Judge Pares Suit Over Wyoming Coal Mining

     WASHINGTON (CN) – A federal judge backed the government in tossing a claim over its decision to decertify some public lands in northeastern Wyoming as a coal-production region more than 20 years ago.

     U.S. District Judge Colleen Kollar-Kotelly threw out one claim from the four-count lawsuit filed by Wildearth Guardians, Defenders of Wildlife and Sierra Club with regard to Wyoming’s Powder River Basin, which covers approximately 24,000 square miles across northeastern Wyoming and southeastern Montana.
     After the U.S. Bureau of Land Management’s decertification the region in 1990, a leasing-by-application process replaced the the competitive regional leasing process that had been in place.
     “In 2008 alone, 42 percent of all coal produced in the United States came from the Powder River Basin,” according to the 2010 federal complaint. “Since 2000, Powder River Basin coal production has increased nearly 40 percent, from 360 million tons to a record 494 million tons annually.”
     In 2010, the bureau made part of the public lands available for competitive lease sale
     The environmental groups say that the bureau failed to complete a full environmental analysis of the West Antelope II lease sales, failing to consider how burning more than 400 million tons of coal contained in the lease tracts will affect air quality and climate change.
     Such coal-burning would “have the potential to produce approximately 406 millions tons of coal during the lease period, resulting in 666 million metric tons of carbon dioxide emissions,” according to the groups’ complaint.
     Judge Kollar-Kotelly said each of their four claims represents a challenge to the bureau’s 2010 decision that authorized the leasing of the West Antelope II tracts for prospective coal-mining operations.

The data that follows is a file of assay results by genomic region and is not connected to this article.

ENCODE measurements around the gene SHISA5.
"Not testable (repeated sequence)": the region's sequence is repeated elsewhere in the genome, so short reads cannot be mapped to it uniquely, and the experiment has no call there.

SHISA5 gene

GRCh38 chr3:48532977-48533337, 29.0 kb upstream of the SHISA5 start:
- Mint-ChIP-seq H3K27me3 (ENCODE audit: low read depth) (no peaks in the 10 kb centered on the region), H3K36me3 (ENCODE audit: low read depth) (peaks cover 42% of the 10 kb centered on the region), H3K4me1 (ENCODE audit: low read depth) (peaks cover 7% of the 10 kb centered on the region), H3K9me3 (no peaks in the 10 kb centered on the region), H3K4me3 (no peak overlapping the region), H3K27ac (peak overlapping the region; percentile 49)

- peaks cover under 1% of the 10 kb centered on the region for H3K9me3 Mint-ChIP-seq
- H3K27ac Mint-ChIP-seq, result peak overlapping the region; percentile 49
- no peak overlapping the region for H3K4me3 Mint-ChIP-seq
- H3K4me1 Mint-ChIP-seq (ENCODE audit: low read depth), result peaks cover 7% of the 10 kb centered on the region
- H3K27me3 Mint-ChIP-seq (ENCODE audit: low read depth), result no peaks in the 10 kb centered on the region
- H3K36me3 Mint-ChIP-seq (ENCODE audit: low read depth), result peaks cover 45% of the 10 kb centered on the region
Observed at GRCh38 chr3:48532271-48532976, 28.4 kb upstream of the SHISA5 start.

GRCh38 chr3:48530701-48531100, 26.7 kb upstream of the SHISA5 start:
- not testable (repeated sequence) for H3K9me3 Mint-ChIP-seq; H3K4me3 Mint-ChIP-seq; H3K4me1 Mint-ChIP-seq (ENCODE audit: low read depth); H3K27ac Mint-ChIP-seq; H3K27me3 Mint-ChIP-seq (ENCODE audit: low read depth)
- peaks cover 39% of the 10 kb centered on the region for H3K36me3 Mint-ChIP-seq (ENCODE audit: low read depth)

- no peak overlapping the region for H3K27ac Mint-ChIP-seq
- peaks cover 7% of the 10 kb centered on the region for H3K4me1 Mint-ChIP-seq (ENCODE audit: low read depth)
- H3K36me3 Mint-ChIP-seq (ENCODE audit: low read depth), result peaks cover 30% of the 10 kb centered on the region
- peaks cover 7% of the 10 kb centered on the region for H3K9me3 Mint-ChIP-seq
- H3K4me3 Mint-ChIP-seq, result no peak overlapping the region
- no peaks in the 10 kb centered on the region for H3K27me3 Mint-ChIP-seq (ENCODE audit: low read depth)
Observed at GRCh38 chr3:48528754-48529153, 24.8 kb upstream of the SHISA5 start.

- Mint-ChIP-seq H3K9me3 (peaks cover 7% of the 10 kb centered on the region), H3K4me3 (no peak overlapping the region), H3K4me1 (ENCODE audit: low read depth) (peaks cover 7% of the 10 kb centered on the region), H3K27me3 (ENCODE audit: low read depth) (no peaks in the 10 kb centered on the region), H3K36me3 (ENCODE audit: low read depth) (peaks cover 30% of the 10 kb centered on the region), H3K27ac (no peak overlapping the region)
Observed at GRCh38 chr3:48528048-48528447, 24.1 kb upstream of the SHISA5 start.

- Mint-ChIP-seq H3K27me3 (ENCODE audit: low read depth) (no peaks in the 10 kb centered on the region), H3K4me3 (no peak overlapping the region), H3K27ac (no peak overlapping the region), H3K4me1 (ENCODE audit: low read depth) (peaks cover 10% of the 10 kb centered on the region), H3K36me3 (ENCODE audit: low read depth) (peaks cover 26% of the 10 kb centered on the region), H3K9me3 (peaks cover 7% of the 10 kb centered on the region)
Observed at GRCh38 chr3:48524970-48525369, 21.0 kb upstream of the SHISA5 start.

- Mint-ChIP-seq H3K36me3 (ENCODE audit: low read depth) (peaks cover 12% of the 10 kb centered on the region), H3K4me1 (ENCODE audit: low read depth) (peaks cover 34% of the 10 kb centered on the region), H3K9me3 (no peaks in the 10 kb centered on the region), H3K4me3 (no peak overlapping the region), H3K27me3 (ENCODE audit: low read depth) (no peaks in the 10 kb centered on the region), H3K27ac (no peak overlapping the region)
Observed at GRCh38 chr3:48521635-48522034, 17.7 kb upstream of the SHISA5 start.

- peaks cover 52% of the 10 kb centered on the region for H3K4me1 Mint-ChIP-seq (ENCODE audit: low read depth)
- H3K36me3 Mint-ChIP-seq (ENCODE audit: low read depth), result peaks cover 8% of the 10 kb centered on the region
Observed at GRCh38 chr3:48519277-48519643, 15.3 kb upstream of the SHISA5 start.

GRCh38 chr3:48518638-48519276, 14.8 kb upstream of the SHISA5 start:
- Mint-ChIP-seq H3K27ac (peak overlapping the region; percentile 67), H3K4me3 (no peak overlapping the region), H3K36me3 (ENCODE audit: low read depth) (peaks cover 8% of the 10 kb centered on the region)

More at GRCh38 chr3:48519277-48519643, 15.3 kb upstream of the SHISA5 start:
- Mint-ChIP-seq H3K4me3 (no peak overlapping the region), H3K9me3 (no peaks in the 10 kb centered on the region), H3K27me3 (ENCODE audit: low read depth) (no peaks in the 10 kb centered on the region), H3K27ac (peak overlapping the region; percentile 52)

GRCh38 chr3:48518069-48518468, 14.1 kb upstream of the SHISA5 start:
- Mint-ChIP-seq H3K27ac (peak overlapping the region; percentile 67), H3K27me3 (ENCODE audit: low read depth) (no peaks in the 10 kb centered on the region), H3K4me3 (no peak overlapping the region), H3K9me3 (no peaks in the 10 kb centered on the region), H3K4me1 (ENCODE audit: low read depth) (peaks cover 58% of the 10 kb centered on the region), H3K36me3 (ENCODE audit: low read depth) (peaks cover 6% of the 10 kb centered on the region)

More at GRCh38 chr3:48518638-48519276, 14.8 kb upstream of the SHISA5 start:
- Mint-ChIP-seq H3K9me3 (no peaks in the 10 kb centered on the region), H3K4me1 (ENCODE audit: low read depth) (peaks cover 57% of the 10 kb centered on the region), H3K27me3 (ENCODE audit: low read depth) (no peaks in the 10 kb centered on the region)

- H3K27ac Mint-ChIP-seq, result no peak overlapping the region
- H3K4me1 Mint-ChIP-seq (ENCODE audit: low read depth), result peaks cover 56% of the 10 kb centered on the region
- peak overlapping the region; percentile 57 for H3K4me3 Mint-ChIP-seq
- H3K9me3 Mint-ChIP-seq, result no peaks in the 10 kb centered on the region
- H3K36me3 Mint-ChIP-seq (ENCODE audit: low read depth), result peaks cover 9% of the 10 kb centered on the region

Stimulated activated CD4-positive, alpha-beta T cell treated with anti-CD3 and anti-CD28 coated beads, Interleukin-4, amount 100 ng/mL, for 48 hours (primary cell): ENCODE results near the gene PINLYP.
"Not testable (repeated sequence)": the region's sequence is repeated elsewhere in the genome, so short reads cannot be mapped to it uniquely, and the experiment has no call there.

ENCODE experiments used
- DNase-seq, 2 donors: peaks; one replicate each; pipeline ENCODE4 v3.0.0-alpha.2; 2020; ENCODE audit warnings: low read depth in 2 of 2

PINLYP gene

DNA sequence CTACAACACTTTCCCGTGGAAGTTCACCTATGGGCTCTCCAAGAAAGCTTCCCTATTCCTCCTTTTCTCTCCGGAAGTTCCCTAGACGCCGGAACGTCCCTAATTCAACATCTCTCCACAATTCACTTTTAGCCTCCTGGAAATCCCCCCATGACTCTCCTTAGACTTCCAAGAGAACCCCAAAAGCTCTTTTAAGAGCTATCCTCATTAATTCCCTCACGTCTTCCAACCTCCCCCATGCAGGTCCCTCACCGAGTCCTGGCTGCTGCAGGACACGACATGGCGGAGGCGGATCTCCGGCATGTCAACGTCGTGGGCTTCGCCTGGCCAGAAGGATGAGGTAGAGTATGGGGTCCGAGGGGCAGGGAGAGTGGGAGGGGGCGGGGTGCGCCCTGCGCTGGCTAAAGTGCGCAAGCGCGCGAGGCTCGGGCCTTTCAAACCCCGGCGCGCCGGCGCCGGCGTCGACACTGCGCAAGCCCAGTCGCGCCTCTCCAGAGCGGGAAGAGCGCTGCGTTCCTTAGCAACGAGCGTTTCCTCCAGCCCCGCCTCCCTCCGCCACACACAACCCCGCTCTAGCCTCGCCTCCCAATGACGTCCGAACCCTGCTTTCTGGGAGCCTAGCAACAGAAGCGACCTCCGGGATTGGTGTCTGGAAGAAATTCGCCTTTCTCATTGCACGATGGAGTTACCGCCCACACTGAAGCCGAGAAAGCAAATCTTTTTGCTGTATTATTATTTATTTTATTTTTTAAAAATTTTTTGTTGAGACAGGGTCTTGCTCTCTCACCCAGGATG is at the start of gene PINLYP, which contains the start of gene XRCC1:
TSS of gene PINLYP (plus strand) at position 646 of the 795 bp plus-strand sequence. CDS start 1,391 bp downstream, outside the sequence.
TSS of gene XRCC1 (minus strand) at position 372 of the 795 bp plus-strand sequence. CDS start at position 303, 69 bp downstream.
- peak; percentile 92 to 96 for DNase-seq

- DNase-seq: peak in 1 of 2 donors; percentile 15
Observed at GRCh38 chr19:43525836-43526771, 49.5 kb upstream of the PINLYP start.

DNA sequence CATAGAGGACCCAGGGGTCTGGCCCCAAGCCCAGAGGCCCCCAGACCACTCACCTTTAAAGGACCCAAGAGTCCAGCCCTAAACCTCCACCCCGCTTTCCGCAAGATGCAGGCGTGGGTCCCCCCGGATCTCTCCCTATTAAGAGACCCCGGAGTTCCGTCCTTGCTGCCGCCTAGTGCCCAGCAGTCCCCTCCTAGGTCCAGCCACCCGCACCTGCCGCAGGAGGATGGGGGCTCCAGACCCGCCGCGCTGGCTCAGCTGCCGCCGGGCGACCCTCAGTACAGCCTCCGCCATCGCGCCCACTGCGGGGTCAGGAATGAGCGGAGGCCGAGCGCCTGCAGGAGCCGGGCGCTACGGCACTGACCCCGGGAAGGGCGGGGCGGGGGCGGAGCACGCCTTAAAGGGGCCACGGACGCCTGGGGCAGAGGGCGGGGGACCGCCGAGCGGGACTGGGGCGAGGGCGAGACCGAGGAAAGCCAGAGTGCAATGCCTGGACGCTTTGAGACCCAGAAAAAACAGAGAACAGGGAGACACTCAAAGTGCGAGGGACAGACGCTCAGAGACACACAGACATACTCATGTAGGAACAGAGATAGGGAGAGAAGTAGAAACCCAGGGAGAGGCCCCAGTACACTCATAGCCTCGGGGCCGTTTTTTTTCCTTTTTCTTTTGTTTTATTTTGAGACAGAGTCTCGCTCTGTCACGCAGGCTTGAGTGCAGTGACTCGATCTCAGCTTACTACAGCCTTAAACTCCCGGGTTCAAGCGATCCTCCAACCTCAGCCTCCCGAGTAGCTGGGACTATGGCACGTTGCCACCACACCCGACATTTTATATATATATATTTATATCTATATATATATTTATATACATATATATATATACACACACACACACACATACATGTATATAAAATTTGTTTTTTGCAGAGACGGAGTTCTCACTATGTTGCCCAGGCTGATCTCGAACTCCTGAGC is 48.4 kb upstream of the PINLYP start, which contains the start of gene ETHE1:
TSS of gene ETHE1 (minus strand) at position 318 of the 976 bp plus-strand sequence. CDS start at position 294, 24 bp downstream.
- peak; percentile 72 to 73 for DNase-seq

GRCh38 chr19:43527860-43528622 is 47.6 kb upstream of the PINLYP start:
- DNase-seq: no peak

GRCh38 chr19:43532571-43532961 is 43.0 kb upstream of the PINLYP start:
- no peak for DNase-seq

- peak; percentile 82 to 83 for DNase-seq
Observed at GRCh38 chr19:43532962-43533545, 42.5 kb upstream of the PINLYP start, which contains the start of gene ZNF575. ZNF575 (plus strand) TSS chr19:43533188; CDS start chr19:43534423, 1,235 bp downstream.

Antelope Coal LLC, the National Mining Association and the State of Wyoming intervened as defendants alongside Ken Salazar, the Bureau of Land Management and the U.S. Fish and Wildlife Service.
     They all sought to toss the environmentalists’ first claim, which they say improperly attacks the bureau’s decision to decertify the Powder River Basin as a coal production region in January 1990.
     Kollar-Kotelly agreed that the claim was time-barred on May 8.
     “Defendants persuasively rejoin that Plaintiffs’ first claim for relief is – at its core – a thinly veiled challenge to the BLM’s 1990 decertification decision, because it was that decision that prescribed the specific leasing process that the BLM would apply to administer its federal coal leasing program in the Powder River Basin from that point forward,” she wrote, using the acronym for the bureau.
     The statute of limitations on that claim ran out in 1996, according to the ruling.

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